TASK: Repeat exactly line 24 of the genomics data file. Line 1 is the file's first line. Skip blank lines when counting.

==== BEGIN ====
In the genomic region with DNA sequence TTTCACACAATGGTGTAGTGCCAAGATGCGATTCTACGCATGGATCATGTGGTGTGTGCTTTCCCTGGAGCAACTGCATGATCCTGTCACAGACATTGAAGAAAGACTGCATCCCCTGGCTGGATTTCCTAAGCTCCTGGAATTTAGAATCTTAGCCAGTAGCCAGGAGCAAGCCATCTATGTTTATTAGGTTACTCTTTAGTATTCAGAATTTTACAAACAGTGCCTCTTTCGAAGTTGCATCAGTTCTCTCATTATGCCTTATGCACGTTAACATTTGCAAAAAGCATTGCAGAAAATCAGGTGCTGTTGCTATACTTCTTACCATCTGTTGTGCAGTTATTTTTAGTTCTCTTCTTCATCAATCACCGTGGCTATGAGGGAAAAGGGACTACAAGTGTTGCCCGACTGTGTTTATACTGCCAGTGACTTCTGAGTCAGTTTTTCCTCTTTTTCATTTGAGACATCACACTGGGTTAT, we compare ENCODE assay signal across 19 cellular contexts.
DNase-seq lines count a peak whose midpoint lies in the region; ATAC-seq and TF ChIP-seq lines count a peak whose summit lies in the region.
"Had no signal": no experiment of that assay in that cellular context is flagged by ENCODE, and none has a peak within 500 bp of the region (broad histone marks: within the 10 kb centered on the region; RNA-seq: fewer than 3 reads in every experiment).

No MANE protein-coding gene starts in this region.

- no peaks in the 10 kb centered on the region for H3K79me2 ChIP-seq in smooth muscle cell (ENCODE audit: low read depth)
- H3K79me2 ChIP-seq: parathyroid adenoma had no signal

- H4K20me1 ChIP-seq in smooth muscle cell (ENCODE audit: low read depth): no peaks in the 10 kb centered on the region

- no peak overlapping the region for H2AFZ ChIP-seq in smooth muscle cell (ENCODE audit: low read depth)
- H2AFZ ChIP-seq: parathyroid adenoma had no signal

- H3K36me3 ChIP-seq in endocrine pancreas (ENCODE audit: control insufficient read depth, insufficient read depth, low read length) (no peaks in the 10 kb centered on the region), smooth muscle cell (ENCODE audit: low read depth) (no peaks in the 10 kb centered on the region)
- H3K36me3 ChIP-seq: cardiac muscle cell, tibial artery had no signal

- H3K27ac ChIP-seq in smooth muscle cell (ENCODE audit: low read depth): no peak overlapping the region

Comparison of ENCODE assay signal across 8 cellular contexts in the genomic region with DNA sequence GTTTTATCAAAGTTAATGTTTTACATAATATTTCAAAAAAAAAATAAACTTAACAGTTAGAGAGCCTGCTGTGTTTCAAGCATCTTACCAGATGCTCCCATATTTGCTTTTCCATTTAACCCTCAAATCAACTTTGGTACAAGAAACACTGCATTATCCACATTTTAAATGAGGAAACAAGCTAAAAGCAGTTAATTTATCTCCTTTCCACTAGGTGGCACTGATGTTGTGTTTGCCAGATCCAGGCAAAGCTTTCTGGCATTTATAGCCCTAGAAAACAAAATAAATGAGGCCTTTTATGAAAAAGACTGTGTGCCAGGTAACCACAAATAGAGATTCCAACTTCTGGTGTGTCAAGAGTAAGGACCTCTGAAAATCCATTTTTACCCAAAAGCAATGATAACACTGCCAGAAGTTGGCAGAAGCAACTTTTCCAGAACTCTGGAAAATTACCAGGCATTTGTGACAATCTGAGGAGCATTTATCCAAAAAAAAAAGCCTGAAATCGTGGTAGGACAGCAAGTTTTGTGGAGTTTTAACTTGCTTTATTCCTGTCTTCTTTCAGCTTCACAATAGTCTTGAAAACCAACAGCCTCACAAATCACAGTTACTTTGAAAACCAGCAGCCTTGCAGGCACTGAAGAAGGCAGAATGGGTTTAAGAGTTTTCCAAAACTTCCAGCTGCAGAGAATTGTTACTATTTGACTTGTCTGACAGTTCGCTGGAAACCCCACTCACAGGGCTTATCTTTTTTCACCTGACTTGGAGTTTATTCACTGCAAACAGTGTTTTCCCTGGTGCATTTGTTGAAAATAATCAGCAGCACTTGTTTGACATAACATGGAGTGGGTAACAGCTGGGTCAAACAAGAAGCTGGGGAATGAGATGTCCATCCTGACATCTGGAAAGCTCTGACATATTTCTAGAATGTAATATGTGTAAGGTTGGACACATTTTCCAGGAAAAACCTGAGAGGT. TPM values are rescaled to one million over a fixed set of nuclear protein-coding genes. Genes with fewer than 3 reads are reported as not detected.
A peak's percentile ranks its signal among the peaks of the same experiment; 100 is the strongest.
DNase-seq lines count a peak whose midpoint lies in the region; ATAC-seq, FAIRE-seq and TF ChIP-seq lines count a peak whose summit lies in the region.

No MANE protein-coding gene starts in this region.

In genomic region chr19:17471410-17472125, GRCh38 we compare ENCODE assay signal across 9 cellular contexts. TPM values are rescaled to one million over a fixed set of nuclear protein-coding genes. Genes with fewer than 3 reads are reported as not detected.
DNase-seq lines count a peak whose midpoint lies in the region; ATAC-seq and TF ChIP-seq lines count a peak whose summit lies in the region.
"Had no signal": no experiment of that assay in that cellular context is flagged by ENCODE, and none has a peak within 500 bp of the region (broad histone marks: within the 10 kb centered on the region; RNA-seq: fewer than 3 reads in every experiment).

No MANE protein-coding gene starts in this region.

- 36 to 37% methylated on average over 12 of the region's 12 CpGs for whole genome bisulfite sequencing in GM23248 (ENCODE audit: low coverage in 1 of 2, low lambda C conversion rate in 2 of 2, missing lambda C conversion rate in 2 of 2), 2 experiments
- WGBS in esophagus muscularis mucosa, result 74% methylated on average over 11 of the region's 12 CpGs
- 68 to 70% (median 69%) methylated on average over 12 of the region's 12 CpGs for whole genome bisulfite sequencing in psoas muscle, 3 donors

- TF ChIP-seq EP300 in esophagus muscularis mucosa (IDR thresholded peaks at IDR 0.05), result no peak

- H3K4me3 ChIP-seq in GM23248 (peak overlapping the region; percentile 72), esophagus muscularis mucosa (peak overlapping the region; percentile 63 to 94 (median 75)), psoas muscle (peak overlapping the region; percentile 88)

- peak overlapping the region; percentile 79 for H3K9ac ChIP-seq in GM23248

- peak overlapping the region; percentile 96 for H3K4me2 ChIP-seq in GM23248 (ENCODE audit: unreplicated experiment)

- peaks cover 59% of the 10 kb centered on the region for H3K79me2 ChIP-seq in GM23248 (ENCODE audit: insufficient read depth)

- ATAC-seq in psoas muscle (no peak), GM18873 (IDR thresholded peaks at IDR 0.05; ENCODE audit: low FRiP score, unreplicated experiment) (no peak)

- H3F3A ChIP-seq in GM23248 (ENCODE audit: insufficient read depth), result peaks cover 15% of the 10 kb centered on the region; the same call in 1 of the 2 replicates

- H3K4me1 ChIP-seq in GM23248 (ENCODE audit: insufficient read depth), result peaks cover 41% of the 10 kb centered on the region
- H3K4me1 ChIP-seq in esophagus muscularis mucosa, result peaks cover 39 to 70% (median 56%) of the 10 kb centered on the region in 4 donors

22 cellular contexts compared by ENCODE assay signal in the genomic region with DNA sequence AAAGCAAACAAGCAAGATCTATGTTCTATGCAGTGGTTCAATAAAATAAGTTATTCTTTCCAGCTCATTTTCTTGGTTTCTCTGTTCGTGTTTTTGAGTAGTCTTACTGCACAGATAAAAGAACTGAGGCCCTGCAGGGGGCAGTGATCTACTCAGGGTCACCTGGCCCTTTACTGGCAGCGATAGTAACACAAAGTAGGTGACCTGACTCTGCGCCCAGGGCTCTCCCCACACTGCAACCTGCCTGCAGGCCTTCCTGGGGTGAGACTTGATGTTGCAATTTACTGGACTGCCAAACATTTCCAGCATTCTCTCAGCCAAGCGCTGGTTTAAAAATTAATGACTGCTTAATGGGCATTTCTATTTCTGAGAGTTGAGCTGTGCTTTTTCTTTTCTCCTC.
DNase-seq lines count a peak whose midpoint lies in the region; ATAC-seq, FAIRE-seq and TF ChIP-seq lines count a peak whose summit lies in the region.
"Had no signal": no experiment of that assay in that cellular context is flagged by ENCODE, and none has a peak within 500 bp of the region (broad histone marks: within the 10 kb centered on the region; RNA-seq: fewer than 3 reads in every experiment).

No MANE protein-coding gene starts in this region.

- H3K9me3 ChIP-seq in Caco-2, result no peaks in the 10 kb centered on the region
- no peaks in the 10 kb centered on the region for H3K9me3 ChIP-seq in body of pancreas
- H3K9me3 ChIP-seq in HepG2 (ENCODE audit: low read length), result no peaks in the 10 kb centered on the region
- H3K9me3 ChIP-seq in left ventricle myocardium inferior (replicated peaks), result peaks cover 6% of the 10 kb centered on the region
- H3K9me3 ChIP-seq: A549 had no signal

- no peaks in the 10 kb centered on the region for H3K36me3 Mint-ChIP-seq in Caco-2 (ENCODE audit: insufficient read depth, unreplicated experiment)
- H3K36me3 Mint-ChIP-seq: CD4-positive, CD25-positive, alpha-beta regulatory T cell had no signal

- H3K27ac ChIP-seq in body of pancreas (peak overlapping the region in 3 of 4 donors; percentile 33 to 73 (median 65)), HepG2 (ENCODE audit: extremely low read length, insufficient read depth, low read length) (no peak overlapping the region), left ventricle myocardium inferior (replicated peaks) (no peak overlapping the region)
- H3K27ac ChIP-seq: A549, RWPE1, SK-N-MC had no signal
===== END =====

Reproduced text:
- TF ChIP-seq EP300 in esophagus muscularis mucosa (IDR thresholded peaks at IDR 0.05), result no peak